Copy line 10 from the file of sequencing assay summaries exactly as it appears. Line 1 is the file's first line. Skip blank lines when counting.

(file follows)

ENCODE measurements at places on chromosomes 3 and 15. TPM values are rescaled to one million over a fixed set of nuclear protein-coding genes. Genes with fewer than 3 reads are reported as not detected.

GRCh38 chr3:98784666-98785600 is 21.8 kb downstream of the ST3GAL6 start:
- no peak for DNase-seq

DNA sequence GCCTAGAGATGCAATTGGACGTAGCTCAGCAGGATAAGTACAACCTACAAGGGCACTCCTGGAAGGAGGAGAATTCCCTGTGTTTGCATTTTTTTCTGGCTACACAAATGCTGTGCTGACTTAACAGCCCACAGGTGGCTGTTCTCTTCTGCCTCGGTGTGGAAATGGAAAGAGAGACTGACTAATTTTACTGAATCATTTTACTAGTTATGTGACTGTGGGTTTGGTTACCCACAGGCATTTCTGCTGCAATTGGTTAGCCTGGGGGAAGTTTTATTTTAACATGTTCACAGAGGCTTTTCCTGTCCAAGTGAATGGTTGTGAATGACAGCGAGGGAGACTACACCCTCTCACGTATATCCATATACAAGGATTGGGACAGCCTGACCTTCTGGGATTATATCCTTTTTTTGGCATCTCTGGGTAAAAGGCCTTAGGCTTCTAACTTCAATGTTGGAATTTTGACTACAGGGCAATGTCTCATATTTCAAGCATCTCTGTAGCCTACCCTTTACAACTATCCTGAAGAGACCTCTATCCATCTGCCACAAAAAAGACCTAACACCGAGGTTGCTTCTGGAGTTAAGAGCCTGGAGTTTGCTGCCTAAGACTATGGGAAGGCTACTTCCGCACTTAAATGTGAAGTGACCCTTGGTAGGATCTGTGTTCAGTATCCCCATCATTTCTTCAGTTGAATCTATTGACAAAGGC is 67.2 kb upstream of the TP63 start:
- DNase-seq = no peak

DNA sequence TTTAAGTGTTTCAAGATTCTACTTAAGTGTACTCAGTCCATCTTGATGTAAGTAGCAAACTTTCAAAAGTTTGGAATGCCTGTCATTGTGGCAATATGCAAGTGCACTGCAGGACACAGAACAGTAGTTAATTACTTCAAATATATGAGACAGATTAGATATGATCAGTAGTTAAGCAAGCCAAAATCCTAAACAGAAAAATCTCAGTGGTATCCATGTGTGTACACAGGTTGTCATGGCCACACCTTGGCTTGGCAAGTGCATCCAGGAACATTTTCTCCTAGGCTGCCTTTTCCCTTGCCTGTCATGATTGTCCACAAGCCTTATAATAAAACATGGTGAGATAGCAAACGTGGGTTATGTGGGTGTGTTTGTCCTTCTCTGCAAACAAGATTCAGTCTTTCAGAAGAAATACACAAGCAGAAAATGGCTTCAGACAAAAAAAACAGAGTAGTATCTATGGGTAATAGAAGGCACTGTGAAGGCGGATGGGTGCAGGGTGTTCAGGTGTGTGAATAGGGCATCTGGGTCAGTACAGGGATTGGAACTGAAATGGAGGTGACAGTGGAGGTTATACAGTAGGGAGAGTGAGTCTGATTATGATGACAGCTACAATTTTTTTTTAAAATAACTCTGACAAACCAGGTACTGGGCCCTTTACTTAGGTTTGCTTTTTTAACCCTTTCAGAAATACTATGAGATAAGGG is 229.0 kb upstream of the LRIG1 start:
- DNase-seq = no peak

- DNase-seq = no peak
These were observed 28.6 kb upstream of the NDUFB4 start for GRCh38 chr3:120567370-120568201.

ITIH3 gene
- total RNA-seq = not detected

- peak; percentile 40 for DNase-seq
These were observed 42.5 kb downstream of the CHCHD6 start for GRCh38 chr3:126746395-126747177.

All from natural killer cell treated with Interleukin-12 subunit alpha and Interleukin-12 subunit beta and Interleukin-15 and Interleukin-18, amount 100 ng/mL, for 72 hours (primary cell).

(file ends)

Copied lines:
ITIH3 gene